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Thus cognitive psychology was born as a reaction against behaviorist. Cognitive psychologist attempted to understand the black box of the mind through computational analysis, modeling and rigorous experimentation. Also during this time clinical psychology was having its own revolution with psychoanalysis being questioned by existential and humanist approaches.
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===Developments to the present===
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[[Image:FMRI.jpg |left|thumb|200px| Example of the modern imaging techinque of fMRI which has revolutionized psychology]]
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In addition to cognitive psychology social psychology was also coming into its own.  [[Stanley Milgram]] published his works on the [[Milgram experiment]] which demonstrated that normal individuals would obey an authority figure and endanger the health and life of other people. This was also linked to [[Philip Zimbardo]]'s work on the [[Stanford prison experiment]] demonstrating the ability for college students to quickly turn into torturers. Other important concepts such as [[diffusion of responsibility]] and [[cognitive dissonance]] were being developed in experimental laboratories. In the 1970s [[E.O. Wilson]] published his book on [[sociobiology]], this work as well as much of the work in social psychology got picked up by researchers with a strong biologic and evolutionary influence. It ultimately emerged as the field of [[Evolutionary psychology]] in the late 1980's and is currently one of the most hotly contested and productive areas of psychological research.
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Technological developments during the last 30 years have also drastically altered the field of psychology. Computer processing power and memory increases have allowed researchers to develop models of many areas of cognition. More importantly imaging techniques that allowed psychologist to non-invasively peer into the mind of living people and see what areas are functionally active have revolutionized much of psychology.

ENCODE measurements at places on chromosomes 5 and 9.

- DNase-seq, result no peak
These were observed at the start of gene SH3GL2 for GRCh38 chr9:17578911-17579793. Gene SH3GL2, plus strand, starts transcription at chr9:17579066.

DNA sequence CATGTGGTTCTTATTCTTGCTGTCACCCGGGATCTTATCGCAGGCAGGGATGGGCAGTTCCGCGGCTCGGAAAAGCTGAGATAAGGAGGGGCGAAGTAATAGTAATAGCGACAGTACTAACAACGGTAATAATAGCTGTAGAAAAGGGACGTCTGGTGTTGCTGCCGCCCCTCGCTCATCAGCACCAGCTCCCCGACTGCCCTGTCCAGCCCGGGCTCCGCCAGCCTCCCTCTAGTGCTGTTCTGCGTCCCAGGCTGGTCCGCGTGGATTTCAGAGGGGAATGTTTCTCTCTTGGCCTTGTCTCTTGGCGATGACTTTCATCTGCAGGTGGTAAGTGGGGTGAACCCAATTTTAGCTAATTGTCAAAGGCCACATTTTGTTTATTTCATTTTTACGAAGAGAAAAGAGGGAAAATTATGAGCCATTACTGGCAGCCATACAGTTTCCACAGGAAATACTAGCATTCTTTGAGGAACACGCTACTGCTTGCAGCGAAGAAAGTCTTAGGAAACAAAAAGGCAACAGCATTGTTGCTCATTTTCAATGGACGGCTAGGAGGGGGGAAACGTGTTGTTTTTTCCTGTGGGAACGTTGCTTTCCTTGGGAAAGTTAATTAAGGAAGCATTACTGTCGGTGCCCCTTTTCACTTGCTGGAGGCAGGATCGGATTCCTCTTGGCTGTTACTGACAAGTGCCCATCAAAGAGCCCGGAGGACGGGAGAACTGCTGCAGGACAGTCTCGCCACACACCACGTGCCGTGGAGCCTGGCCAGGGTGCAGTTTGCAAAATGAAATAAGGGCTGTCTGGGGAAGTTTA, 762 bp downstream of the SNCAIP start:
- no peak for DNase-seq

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Clinical work on [[psychotropic]] drugs for treatment of various psychosis such as schizophrenia, bi-polar and depression have also allowed researchers to start to understand the neurochemistry involved.
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== Fields of Psychology ==
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While embracing one or several (referred to as eclectic) of the paradigms listed earlier individual psychologist, psychiatrist and therapist can work in a range of sub-fields that deal with the total spectrum of human interactions. These include but are not limited to:
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*[[Community psychology]]
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*[[Affective psychology]]
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*[[Developmental psychology]] is the study of how mental processes and behavior change with aging.
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*[[Health psychology | Health psychology/behavioral medicine]] focuses on the impact of psychological factors on behaviors that are relevant to physical health.  Researchers in this field study topics such as substance abuse, obesity, and exercise.
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*[[Industrial psychology | Industrial/organizational psychology]]
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*[[Neuroscience]]
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*[[Social psychology]] is the study of social behavior or interpersonal interactions.  Social psychologists study issues such as the way in which attitudes towards other people are formed, or the effect that our perceptions of another person's behavior have on our interactions with that person.
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*[[Abnormal psychology]]
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== Research in Psychology ==
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[[Category:Science]]
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[[Category:psychology]]
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Revision as of 09:58, 24 April 2007

Psychology is the scientific study and evaluation of mental and emotional processes, personality, behavior, and relationships, both interpersonal and intrapersonal. Psychology can also refers to the application of that knowledge to various spheres of human activity, including correcting problems that affect individuals' daily lives and the treatment of mental health issues.

Psychology differs from the other social sciences — anthropology, economics, political science, and sociology — in seeking to explain the thinking, emotion and behavior of individuals, couples, families and other social groups. Psychology differs from biology and neuroscience in that it is primarily concerned with mind rather than brain, in other words experience and behavior rather than brain structure or chemistry. However, the subfield of neuropsychology studies the actual neural processes and how these relate to the mental and experiential phenomena. It is clear that life experience influences brain states and vice-versa in complex ways.

Psychology is the systematic study and evaluation of mind and behavior. There is a primary division between clinical or applied psychology which focuses on helping people directly through various applications of theory and experimental or research oriented psychology which focuses on applying the scientific method to ascertain the foundations of thought and action.


Tom Cruise says this is a lie. Therefore we should all believe Tom Cruise. Suck a dick.